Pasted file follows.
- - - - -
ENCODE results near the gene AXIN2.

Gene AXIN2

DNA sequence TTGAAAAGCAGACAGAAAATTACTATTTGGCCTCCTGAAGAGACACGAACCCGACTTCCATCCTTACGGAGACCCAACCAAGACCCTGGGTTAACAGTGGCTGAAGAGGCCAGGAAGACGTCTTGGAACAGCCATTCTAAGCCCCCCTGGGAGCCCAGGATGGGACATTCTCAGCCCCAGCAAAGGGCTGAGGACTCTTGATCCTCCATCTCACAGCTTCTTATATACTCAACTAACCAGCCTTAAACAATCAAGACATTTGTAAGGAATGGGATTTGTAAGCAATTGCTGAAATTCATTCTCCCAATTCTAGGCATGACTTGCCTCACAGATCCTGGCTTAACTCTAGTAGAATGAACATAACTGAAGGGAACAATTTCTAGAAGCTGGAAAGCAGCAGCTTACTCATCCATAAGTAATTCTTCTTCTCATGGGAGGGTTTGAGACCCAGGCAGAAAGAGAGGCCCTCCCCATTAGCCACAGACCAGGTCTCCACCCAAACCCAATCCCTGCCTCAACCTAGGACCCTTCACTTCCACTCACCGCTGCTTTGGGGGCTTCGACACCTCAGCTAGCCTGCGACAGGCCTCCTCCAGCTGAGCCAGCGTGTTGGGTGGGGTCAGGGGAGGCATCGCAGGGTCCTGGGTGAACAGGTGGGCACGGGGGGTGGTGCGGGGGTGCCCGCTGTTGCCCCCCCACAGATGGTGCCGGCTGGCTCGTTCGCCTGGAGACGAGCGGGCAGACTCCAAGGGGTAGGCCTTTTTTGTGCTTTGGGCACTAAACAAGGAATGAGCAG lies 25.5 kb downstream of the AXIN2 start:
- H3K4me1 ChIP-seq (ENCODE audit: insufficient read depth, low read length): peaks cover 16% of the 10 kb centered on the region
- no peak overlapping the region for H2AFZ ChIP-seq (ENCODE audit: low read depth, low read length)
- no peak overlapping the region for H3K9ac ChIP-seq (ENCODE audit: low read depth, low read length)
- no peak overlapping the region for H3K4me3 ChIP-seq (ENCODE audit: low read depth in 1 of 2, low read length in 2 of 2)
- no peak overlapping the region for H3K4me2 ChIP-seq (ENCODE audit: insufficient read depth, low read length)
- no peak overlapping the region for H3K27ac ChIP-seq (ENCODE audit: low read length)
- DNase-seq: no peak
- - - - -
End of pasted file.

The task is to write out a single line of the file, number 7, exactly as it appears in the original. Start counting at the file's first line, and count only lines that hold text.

- no peak overlapping the region for H3K4me3 ChIP-seq (ENCODE audit: low read depth in 1 of 2, low read length in 2 of 2)